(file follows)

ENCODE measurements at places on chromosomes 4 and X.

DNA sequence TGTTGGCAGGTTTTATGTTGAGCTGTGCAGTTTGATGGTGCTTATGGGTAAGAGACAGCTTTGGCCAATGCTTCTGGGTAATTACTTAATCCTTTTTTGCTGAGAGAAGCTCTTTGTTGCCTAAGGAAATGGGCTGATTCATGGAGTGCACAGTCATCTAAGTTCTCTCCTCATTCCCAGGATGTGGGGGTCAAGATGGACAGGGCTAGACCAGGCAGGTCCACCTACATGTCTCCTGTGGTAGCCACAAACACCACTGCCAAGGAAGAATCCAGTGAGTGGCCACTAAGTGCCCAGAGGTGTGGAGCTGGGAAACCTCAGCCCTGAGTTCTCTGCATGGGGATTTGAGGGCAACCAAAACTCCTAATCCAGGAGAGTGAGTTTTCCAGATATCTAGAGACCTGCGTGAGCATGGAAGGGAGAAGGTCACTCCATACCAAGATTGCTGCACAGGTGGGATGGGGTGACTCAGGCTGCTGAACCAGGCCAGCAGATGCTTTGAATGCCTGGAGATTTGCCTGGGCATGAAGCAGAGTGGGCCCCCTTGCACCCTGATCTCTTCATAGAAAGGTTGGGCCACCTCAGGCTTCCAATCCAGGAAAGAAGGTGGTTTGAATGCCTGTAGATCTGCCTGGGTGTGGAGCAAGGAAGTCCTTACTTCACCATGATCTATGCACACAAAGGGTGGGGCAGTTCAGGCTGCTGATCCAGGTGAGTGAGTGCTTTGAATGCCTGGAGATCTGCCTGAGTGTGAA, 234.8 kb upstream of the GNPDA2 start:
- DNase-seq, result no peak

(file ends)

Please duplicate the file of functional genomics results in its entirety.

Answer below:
ENCODE measurements at places on chromosomes 4 and X.

DNA sequence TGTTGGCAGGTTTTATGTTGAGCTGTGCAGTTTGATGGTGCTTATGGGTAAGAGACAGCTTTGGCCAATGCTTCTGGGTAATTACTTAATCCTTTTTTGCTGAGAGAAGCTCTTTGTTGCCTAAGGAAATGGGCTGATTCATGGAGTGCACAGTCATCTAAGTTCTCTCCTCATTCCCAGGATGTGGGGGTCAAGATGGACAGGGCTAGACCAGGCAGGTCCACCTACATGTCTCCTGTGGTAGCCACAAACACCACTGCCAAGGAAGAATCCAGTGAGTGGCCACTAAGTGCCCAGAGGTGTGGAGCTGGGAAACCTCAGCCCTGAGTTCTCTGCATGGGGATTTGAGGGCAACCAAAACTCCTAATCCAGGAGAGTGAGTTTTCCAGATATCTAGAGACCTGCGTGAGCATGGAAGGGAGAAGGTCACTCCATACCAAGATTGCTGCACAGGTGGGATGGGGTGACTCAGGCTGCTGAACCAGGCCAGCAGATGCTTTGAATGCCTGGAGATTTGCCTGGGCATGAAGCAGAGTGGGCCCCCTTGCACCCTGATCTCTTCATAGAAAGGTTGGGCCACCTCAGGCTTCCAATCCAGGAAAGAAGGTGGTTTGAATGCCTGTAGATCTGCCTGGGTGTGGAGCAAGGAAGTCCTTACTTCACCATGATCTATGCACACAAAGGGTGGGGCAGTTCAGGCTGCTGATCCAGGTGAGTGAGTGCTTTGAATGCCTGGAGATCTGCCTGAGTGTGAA, 234.8 kb upstream of the GNPDA2 start:
- DNase-seq, result no peak